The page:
Strawdog Theatre Company lives up to the theme of their twenty-eighth season, “The Tipping Point, ” by thrusting audiences into the basement kitchen of an English aristocrat just before the UK’s 1945 general elections, the elections that would finish Churchill and his conservatives in favor of the Labour Party. This production of Patrick Marber’s “After Miss Julie,” a modern take on August Strindberg’s 1888 classic, firmly reminds us of the countless filaments of personal struggle that light the way to tipping points, confusing, along the way, individual desires with social mandates and larger national movements.
The production is a swift eighty-five minutes and exposition is thankfully minimal in Marber’s script. As Christine the cook (Anita Deely), John the chauffeur (John Henry Roberts) and the titular aristocrat’s daughter (Maggie Scrantom), the cast does well in filling out their characters with strong acting in lieu of too much background. As the play unfolds, we witness the unstable Miss Julie undoing herself and her sex/love interest, John, as they swing from the bars of the strangely poetic jungle gym of mistress/servant power dynamics. Christine, once engaged to John (who initially appears very committed to her, his serving in the war having been the reason for the broken engagement), patiently observes John and Miss Julie’s coupling, falling under no illusions that the encroaching tides of social change will lend any extra freedom to her and John’s lives.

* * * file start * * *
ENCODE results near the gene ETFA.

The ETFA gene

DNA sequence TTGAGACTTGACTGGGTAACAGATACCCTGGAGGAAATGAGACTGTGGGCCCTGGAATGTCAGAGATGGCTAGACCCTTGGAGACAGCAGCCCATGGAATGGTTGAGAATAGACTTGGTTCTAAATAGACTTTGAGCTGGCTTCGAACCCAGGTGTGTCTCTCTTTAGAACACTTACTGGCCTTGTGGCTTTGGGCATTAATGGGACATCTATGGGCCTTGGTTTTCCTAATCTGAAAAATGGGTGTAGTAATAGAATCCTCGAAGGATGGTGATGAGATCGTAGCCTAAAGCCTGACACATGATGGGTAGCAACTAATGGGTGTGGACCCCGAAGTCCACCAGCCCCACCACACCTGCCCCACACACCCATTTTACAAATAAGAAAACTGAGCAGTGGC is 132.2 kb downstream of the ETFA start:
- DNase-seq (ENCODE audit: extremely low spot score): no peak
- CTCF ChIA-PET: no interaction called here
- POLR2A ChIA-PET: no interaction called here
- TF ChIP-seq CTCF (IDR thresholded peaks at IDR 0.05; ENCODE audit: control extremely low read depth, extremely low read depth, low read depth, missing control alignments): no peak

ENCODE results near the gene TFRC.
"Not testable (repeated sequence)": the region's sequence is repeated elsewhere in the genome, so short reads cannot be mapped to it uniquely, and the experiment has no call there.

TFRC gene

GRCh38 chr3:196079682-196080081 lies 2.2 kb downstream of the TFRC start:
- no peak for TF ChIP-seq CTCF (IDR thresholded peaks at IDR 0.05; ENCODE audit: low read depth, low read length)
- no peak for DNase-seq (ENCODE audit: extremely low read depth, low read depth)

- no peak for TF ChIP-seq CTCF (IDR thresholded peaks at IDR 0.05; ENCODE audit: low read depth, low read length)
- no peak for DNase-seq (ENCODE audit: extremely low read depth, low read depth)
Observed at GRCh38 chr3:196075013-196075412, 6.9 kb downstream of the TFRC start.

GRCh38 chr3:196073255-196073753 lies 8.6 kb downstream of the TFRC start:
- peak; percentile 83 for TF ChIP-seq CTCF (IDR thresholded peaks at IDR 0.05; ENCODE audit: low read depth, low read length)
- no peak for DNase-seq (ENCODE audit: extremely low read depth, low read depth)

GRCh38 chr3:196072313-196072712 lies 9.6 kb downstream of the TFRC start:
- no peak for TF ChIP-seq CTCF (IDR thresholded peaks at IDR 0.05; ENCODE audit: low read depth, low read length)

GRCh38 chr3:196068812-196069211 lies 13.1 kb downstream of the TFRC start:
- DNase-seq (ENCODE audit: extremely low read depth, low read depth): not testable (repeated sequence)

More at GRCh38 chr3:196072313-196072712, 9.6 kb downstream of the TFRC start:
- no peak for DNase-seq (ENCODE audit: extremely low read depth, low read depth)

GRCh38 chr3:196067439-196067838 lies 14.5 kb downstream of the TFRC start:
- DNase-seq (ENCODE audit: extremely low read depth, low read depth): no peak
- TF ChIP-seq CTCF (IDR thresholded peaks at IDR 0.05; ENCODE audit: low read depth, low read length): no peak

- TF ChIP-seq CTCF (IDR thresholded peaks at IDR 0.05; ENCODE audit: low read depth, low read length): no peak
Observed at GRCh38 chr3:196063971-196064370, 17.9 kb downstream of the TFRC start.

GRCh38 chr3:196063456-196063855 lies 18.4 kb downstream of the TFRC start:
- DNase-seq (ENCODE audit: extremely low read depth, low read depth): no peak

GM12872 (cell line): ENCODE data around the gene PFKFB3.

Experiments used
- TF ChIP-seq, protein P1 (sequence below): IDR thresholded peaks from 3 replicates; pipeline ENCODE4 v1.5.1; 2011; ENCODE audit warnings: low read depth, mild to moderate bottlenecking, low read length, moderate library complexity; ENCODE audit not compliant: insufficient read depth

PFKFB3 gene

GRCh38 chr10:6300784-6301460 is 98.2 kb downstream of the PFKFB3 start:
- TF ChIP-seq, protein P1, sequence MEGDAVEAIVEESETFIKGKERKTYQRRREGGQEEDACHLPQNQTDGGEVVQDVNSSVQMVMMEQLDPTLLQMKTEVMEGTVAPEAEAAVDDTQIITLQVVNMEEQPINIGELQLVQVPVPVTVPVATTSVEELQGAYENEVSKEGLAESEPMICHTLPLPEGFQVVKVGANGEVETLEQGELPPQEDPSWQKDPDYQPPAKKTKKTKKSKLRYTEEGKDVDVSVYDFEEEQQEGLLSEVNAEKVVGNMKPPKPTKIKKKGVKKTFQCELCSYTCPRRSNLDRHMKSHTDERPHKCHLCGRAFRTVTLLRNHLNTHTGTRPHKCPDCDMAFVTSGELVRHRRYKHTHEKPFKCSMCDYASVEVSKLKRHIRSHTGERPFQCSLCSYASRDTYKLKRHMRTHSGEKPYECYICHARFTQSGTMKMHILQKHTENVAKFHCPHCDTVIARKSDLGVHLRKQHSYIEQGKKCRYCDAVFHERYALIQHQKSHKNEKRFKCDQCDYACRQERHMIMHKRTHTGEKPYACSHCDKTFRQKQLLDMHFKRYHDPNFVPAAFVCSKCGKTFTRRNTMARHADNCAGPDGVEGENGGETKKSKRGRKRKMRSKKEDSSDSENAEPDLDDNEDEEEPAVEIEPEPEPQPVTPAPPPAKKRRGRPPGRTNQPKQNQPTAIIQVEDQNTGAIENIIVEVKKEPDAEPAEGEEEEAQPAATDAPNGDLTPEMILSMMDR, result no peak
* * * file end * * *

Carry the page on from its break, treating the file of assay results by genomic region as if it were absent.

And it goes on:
Daringly drawn-out silences, filled with the compelling motions of smoking and the less compelling motions of kitchen clean-up, give the audience enough time to process the roller coaster of Miss Julie’s tempestuousness. They also give the audience enough time to appreciate the period set design (Mike Mroch) and costume design (Brittany Dee Bodley). Ideally, in these drawn-out silences, you’ll be wondering about the tipping points of our own moment (GOP identity crisis and how on earth it’s going to play out next year, anyone?) and walking away from the theater, maybe you’ll be inspired to attempt disentangling your own tipping point narrative from that of the nation’s, even though John and Miss Julie ultimately fail to do so. (Joy Miller)
Strawdog Theatre Company, 3829 North Broadway, (773)528-9696, strawdog.org. $28. Through September 26.